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scantling

[skant-ling]
See more synonyms for scantling on Thesaurus.com
noun
  1. a timber of relatively slight width and thickness, as a stud or rafter in a house frame.
  2. such timbers collectively.
  3. the width and thickness of a timber.
  4. the dimensions of a building stone.
  5. Nautical.
    1. a dressed timber or rolled metal member used as a framing member in a vessel.
    2. the dimension, in cross section, of a framing member.
  6. a small quantity or amount.
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Origin of scantling

1520–30; scant + -ling1; replacing Middle English scantilon < Old French escantillon gauge
Dictionary.com Unabridged Based on the Random House Unabridged Dictionary, © Random House, Inc. 2018

Related Words for scantling

girder, scaffolding, joist, shaft, pillar, pole, plank, timber, sill, strip, bail, bolster, stanchion, prop, trestle, pile, boom, stud, spar

Examples from the Web for scantling

Historical Examples of scantling

  • By the aid of a scantling I managed to get up onto the high brick wall.

    With Fire and Sword

    Samuel H. M. Byers

  • Then came the hurdle-race, with the hurdles woven from cedar and scantling.

  • Look out there, Jerry, or that piece of scantling will be down on your head!

  • Only her scantling and her tonnage unfitted her for frigate-service.

    The Maid of Sker

    Richard Doddridge Blackmore

  • The scantling of the hatch-cover that secured them was of unusual thickness.


British Dictionary definitions for scantling

scantling

noun
  1. a piece of sawn timber, such as a rafter, that has a small cross section
  2. the dimensions of a piece of building material or the structural parts of a ship, esp those in cross section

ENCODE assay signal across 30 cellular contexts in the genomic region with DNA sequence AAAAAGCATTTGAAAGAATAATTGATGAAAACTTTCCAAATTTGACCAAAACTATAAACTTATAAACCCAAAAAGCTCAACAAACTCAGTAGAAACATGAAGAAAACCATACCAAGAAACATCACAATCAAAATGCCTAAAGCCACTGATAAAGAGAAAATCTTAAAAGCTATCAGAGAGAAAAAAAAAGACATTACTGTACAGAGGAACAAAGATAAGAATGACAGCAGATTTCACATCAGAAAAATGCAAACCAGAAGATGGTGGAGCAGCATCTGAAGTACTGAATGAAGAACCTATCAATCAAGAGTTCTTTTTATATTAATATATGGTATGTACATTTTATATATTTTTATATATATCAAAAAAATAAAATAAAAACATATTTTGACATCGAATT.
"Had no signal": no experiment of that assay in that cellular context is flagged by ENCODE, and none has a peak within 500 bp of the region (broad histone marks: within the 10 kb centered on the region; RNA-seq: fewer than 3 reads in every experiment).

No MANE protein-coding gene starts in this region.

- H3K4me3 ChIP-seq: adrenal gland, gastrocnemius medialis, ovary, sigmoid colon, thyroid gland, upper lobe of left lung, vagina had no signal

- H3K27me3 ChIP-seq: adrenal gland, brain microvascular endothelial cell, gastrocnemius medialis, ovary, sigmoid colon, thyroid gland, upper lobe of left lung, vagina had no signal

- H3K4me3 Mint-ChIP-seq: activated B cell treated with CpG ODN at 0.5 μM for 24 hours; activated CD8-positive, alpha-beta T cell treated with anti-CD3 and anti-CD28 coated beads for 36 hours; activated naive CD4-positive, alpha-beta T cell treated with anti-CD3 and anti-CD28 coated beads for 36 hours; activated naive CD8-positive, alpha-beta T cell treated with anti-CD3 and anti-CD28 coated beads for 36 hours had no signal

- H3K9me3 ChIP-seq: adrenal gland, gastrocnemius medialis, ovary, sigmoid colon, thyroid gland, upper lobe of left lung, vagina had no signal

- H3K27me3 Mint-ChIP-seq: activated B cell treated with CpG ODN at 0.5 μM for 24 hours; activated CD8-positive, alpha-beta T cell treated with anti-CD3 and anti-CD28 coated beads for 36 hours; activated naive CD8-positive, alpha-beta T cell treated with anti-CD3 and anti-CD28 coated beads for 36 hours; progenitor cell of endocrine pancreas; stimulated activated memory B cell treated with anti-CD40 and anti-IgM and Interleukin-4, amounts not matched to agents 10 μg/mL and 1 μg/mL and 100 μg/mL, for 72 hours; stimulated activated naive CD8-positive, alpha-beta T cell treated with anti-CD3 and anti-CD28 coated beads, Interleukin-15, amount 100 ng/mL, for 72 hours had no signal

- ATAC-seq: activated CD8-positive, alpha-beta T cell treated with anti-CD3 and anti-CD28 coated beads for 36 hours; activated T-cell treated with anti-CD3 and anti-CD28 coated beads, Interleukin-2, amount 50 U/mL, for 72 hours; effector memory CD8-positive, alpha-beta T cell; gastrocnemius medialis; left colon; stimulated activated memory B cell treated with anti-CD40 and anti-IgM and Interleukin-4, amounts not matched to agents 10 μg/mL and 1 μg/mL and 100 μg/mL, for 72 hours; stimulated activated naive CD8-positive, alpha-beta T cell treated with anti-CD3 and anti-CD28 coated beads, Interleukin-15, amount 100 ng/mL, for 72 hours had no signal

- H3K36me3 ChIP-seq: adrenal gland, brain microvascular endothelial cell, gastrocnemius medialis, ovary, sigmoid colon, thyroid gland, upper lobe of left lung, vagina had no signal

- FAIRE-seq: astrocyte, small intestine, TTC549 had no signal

3. a building stone, esp one that is more than 6 feet in length
  4. a small quantity or amount
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Word Origin for scantling

C16: changed (through influence of scant and -ling 1) from earlier scantillon, a carpenter's gauge, from Old Norman French escantillon, ultimately from Latin scandere to climb; see scan
Collins English Dictionary - Complete & Unabridged 2012 Digital Edition © William Collins Sons & Co. Ltd. 1979, 1986 © HarperCollins Publishers 1998, 2000, 2003, 2005, 2006, 2007, 2009, 2012

Word Origin and History for scantling

adj.

1520s, "measured or prescribed size," altered from scantlon, scantiloun "dimension" (c.1400), earlier a type of mason's tool for measuring thickness (c.1300), a shortening of Old French escantillon (Modern French échantillon "sample pattern"), of uncertain origin; perhaps ultimately from Latin scandere "to climb" (see scan (v.)). Sense influenced by scant. Meaning "small wooden beam" is 1660s. Related: Scantlings.

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Online Etymology Dictionary, © 2010 Douglas Harper